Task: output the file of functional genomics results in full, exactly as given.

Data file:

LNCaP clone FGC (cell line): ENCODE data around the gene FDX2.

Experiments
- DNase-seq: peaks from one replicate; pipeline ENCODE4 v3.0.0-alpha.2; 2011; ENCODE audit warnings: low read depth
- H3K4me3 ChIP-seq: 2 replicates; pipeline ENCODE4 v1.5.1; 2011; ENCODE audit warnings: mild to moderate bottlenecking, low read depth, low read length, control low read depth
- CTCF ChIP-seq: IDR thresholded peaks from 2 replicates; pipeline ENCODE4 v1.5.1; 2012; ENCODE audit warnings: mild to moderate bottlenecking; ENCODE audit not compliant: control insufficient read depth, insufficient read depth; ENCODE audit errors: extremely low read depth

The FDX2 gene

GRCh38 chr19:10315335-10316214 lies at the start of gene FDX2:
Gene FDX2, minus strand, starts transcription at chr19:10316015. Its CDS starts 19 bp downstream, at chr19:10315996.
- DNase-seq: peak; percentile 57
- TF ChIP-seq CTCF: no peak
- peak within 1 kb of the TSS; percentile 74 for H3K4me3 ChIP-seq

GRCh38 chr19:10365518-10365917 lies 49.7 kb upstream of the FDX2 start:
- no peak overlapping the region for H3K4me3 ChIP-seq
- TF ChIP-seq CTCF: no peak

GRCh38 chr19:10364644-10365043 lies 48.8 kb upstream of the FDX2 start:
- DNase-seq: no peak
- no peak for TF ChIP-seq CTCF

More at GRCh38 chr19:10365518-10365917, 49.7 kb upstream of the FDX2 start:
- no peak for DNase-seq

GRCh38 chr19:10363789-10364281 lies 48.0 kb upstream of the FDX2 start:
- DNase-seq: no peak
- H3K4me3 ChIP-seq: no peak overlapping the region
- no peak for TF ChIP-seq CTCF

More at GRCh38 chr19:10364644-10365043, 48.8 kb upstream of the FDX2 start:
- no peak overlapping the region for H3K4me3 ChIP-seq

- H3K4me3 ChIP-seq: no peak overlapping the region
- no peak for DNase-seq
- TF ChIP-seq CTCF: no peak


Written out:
LNCaP clone FGC (cell line): ENCODE data around the gene FDX2.

Experiments
- DNase-seq: peaks from one replicate; pipeline ENCODE4 v3.0.0-alpha.2; 2011; ENCODE audit warnings: low read depth
- H3K4me3 ChIP-seq: 2 replicates; pipeline ENCODE4 v1.5.1; 2011; ENCODE audit warnings: mild to moderate bottlenecking, low read depth, low read length, control low read depth
- CTCF ChIP-seq: IDR thresholded peaks from 2 replicates; pipeline ENCODE4 v1.5.1; 2012; ENCODE audit warnings: mild to moderate bottlenecking; ENCODE audit not compliant: control insufficient read depth, insufficient read depth; ENCODE audit errors: extremely low read depth

The FDX2 gene

GRCh38 chr19:10315335-10316214 lies at the start of gene FDX2:
Gene FDX2, minus strand, starts transcription at chr19:10316015. Its CDS starts 19 bp downstream, at chr19:10315996.
- DNase-seq: peak; percentile 57
- TF ChIP-seq CTCF: no peak
- peak within 1 kb of the TSS; percentile 74 for H3K4me3 ChIP-seq

GRCh38 chr19:10365518-10365917 lies 49.7 kb upstream of the FDX2 start:
- no peak overlapping the region for H3K4me3 ChIP-seq
- TF ChIP-seq CTCF: no peak

GRCh38 chr19:10364644-10365043 lies 48.8 kb upstream of the FDX2 start:
- DNase-seq: no peak
- no peak for TF ChIP-seq CTCF

More at GRCh38 chr19:10365518-10365917, 49.7 kb upstream of the FDX2 start:
- no peak for DNase-seq

GRCh38 chr19:10363789-10364281 lies 48.0 kb upstream of the FDX2 start:
- DNase-seq: no peak
- H3K4me3 ChIP-seq: no peak overlapping the region
- no peak for TF ChIP-seq CTCF

More at GRCh38 chr19:10364644-10365043, 48.8 kb upstream of the FDX2 start:
- no peak overlapping the region for H3K4me3 ChIP-seq

- H3K4me3 ChIP-seq: no peak overlapping the region
- no peak for DNase-seq
- TF ChIP-seq CTCF: no peak